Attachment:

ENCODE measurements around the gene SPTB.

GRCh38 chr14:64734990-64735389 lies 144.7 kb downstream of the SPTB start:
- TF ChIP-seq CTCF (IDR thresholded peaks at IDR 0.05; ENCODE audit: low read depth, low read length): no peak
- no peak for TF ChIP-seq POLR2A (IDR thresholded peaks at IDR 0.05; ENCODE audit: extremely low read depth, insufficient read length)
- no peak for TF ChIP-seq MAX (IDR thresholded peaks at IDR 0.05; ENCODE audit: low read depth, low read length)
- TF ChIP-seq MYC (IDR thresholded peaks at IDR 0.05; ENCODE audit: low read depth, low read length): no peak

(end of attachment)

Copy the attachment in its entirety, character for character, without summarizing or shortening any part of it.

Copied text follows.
ENCODE measurements around the gene SPTB.

GRCh38 chr14:64734990-64735389 lies 144.7 kb downstream of the SPTB start:
- TF ChIP-seq CTCF (IDR thresholded peaks at IDR 0.05; ENCODE audit: low read depth, low read length): no peak
- no peak for TF ChIP-seq POLR2A (IDR thresholded peaks at IDR 0.05; ENCODE audit: extremely low read depth, insufficient read length)
- no peak for TF ChIP-seq MAX (IDR thresholded peaks at IDR 0.05; ENCODE audit: low read depth, low read length)
- TF ChIP-seq MYC (IDR thresholded peaks at IDR 0.05; ENCODE audit: low read depth, low read length): no peak